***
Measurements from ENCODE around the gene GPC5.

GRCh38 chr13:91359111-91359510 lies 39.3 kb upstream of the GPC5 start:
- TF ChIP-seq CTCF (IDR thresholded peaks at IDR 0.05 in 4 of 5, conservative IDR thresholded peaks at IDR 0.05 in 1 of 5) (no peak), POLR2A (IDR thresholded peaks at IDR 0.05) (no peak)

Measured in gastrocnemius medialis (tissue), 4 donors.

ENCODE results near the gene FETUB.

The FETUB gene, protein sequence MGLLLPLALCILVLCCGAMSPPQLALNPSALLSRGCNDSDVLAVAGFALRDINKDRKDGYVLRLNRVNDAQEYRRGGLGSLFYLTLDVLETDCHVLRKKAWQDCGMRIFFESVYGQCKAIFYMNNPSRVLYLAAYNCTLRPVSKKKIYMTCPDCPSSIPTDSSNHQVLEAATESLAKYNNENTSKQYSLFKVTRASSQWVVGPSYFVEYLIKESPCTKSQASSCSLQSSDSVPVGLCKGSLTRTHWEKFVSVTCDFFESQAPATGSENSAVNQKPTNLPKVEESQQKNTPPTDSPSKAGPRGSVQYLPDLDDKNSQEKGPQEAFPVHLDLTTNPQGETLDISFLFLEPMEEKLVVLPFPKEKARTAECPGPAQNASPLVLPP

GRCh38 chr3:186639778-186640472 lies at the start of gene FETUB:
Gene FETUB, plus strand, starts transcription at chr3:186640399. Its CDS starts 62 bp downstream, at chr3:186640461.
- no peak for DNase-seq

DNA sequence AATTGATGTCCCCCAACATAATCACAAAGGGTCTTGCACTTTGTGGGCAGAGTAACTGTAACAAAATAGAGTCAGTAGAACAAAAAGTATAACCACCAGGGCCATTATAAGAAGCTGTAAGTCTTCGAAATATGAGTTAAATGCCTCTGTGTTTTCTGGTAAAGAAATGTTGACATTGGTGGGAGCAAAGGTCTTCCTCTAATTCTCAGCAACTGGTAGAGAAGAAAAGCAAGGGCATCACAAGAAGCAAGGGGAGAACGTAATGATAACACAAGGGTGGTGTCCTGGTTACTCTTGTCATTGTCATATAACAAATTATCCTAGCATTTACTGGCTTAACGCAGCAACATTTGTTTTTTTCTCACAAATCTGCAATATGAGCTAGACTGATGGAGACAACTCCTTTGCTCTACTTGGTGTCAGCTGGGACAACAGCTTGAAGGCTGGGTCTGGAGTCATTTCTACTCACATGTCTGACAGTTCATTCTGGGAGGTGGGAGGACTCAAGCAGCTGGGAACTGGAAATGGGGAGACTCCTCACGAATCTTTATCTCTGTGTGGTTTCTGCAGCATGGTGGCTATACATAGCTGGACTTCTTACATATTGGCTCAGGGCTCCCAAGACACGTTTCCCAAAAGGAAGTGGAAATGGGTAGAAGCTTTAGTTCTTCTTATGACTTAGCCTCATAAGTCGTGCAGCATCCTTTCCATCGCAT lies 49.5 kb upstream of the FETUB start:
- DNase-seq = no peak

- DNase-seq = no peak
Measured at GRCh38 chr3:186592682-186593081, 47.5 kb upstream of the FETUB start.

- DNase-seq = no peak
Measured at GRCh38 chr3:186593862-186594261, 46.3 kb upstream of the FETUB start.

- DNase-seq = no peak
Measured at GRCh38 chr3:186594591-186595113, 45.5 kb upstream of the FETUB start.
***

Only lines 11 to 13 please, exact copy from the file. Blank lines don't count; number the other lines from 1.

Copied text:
- DNase-seq = no peak

- DNase-seq = no peak
Measured at GRCh38 chr3:186592682-186593081, 47.5 kb upstream of the FETUB start.